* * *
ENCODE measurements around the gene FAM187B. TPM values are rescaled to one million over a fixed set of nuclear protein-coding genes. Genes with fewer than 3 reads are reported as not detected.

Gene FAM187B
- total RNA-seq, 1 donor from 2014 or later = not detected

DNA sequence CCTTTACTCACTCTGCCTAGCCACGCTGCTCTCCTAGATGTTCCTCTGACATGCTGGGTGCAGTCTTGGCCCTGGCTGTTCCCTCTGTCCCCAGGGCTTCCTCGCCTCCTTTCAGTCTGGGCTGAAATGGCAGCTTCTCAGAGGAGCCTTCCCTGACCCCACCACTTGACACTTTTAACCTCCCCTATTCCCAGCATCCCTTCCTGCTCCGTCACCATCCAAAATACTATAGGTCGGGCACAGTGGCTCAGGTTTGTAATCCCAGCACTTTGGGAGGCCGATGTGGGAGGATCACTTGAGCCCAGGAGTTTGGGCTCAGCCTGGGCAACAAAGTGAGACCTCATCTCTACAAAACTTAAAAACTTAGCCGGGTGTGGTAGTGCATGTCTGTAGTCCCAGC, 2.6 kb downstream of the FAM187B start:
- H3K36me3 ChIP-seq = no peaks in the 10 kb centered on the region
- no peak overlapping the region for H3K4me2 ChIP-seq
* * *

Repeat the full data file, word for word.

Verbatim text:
ENCODE measurements around the gene FAM187B. TPM values are rescaled to one million over a fixed set of nuclear protein-coding genes. Genes with fewer than 3 reads are reported as not detected.

Gene FAM187B
- total RNA-seq, 1 donor from 2014 or later = not detected

DNA sequence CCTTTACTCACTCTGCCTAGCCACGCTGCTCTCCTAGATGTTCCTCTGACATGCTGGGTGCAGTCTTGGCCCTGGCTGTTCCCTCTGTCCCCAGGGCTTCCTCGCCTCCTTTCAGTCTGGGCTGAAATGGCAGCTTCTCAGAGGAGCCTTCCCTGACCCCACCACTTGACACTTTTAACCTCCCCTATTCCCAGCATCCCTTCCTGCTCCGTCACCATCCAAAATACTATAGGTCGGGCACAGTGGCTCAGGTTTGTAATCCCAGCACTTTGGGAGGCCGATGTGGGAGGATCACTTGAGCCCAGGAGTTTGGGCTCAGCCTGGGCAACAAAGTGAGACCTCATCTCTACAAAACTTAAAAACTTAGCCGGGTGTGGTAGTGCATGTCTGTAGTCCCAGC, 2.6 kb downstream of the FAM187B start:
- H3K36me3 ChIP-seq = no peaks in the 10 kb centered on the region
- no peak overlapping the region for H3K4me2 ChIP-seq